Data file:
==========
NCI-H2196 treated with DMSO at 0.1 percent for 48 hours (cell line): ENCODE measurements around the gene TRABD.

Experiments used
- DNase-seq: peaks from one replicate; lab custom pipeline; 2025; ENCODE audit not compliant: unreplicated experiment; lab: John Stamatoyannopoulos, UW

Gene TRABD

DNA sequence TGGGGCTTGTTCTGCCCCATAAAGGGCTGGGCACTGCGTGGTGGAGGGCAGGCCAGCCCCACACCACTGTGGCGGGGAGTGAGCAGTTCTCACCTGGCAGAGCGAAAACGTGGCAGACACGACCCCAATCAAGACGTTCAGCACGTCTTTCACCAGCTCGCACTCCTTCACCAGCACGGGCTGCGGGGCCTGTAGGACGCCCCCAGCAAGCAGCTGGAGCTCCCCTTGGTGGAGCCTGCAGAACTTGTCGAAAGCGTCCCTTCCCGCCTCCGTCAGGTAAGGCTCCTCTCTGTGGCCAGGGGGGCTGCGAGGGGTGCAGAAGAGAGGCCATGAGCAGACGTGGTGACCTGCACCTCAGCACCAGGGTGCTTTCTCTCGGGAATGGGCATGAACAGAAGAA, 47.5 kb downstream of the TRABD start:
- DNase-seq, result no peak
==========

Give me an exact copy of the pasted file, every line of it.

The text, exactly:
NCI-H2196 treated with DMSO at 0.1 percent for 48 hours (cell line): ENCODE measurements around the gene TRABD.

Experiments used
- DNase-seq: peaks from one replicate; lab custom pipeline; 2025; ENCODE audit not compliant: unreplicated experiment; lab: John Stamatoyannopoulos, UW

Gene TRABD

DNA sequence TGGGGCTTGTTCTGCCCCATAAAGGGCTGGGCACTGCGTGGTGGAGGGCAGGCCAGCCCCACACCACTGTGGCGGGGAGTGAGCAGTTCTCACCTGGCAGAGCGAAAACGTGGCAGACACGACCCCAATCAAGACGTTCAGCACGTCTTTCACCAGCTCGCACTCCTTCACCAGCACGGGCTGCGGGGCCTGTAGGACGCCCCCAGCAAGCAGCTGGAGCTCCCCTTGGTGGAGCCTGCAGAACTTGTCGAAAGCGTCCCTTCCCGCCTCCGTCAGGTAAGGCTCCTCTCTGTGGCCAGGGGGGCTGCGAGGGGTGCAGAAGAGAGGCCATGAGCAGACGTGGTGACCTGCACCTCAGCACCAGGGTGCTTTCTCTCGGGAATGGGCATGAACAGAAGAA, 47.5 kb downstream of the TRABD start:
- DNase-seq, result no peak